1. It’s the closest country to Europe with easy flight connections and Marrakech is only at an average of 3h30 from most European Capitals.
  2. It’s among the most stable and safe countries in the world.
  3. Exotic landscapes and culture.
  4. Beautiful weather all year round.
  5. High quality hotel accommodation with more than 1000 5stars deluxe bedrooms and suites just in Marrakech !
  6. Outstanding venues for your client’s events.
  7. Worldwide renown cuisine with extremely good wines.
  8. Friendly and welcoming people.
  9. It’s a young and growing country. Its tourism strategy is based on heavy investment in infrastructure for both lodging and facilities.
  10. Tradition and Modernity happily living together in architecture, entertainment and general way of life.
  11. Shopping paradise.
  12. High quality handicraft.
  13. Morocco possesses know how to match the highest expectations. The Country has hosted international events at the highest level : GATT, FIFA, GES, etc…

A Land of Contrasts and Wonders !

Morocco is in many ways a country apart. It nestles on the northwestern tip of Africa, separated from the rest of the continent by the towering Atlas Mountains and by the Sahara itself.
Its climate, geography, and history are all more closely related to the Mediterranean than to the rest of Africa, and for this reason visitors are often struck by the odd sensation of having not quite reached Africa in Morocco.
In the north, its fine beaches, lush highland valleys, and evocative old cities reinforce this impression.

Morocco’s varied geography includes no less than four separate mountain ranges, in addition to lush river valleys, beautiful sandy coasts, and wide expanses of desert. The three most prominent mountain ranges, which run parallel to each other from the southwest to the northeast, are the Middle Atlas, the High Atlas, and the Anti-Atlas. The ascent of the country’s highest peak, Jebel Toukbal (13,665 ft./4,165 m.), is a spectacular and not particularly difficult High Atlas trek.

The Moroccan coastline, which fronts onto both the Mediterranean and the Atlantic, offers plenty of great beaches as well as a number of fascinating old coastal cities. In the southeast, Morocco’s mountain ranges yield inexorably to the desolate expanse of the Sahara.

General information on Morocco

Located at the most North and western extremity of Africa and with a territory covering around 711.000 SqKm, a coast line on more than 3500 Kms mainly on the Atlantic Ocean, Morocco counts approximately 35 Millions inhabitant with more than half of the population under 25.

The main cities are Casablanca, the economic pulse of the country, Rabat the Capital, Marrakech, Agadir and Fes, the 3 main touristic poles, and Tangiers overlooking Gibraltar straits now at the heart of a new economic impulse.

Moroccan Arabic (Darija) is the first official language, and Berber has recently been recognized as the second official language. French is the « business » language and commonly spoken everywhere though the northern area of Morocco tends to use more Spanish then French. Road signs, menus are most of the time in Arabic and French and other European languages are understood and spoken in many of the sites dealing with tourism.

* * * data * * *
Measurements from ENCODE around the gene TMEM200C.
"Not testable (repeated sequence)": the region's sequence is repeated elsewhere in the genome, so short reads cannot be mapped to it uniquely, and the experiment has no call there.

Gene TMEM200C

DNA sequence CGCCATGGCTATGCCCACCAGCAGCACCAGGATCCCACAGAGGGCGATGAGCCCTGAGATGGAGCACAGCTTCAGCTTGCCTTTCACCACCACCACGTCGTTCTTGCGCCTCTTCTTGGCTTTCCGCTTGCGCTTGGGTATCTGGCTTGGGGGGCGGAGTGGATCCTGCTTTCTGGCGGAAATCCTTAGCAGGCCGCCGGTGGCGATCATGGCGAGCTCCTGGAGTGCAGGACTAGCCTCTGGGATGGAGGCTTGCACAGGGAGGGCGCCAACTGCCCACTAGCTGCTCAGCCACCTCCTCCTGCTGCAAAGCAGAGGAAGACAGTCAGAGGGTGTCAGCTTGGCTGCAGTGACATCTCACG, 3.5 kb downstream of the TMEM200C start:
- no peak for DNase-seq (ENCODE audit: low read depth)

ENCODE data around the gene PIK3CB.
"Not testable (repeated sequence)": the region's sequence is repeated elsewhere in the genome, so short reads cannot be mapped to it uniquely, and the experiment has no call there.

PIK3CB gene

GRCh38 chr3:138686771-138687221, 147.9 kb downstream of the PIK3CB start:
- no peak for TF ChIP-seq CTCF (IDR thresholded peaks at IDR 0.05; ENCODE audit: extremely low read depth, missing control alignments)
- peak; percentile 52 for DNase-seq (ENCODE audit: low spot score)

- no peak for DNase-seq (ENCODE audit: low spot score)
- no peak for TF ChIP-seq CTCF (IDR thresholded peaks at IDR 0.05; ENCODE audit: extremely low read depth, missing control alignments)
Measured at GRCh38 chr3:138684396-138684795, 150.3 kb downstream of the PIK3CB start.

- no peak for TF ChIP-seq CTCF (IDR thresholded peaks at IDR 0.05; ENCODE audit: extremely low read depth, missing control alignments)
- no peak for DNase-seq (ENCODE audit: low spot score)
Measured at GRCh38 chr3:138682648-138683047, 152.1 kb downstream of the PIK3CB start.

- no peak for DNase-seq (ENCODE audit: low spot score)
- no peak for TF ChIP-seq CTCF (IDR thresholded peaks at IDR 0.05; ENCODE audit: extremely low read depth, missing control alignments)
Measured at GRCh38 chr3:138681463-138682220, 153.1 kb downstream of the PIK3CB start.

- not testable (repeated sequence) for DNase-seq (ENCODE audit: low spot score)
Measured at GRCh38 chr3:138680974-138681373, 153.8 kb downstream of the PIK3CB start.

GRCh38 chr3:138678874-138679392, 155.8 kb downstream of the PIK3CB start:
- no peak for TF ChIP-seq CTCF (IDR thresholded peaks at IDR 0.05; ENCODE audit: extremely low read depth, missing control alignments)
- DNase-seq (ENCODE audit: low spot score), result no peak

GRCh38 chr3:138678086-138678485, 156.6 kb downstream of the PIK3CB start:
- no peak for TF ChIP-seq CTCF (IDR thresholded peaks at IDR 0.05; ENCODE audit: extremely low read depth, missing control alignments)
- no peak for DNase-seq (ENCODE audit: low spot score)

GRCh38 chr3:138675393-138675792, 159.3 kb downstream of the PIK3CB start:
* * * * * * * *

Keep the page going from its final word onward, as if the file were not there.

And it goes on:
Islam is the official state religion in Morocco; it is very tolerant and freedom to practice other religions issued of the Revelation (Judaism and Christianism) is guaranteed by the Moroccan constitution.

Morocco is a Muslim kingdom governed since 1999 by King Mohamed VI, son of the late King Hassan II. The political structure, – a social democratic and constitutional monarchy since 1956 when Morocco gained independence from France – , remains parliamentary.

Morocco has a mixed economy based largely on agriculture, tourism, fishing, light industry, phosphates, and remittances from Moroccan citizens working abroad. But the lack of energy ressources neighs heavily on the public budget.

Useful Information

Visas and Vaccinations

Visas to enter Morocco are not required for many countries, including Europe, UK and the USA. For any queries, please get in touch with the respective embassy. We can also provide you on request with an updated list.
No vaccination is currently required but always check either online or near your health centre.

A few tips on the Moroccan Way of Life

To show courtesy to the country welcoming you, it is good to know a few local customs and common practice, here are a few.
Access to mosques and holy places is forbidden to non Muslims. Vendors in the souks will call out for customers with a joke or a tentative conversation before trying to do business. Serving mint tea is part of the ritual, and if offered one, take a least a sip. 
Casual wear is widely acceptable, but avoid provocative way of dressing : hot pants are acceptable only near the pool of the hotel or on the beach. Don’t forget to ask permission before taking any photo of anyone and remember that a smile will open all the doors.

Currency

The national currency is the Moroccan Dirham (DH) is divided into 100 centimes. There are bank notes of 200 DH, 100 DH, 50 and 20 DH. Coins of 10 DH (yellow), 5, 2, 1 DH (silver color) of and 50, 20, 10 and 5 centimes that are yellow. By law you are not allowed to import or export Moroccan Dirhams, though there is a tolerance for the import of small amounts left from previous trips to Morocco.
Foreign currency may be exchanged at the Bureau de Change at the airport on arrival, or at your hotel or in a bank. Note that in hotels change is made at exactly the same rate as in the banks.
Our advice : change small amounts at a time and keep the exchange receipts : you will need that at the AIRPORT BANK DESK (and only there) to change back in your own currency when leaving Morocco. Banks and some hotels have ATM to cash money day or night.

Hotels and reputable shops (and even in the Souks when buying such things as carpets, leather or any other major item) accept major credit cards, mostly MasterCard and Visa, American Express and Diners Club being less known.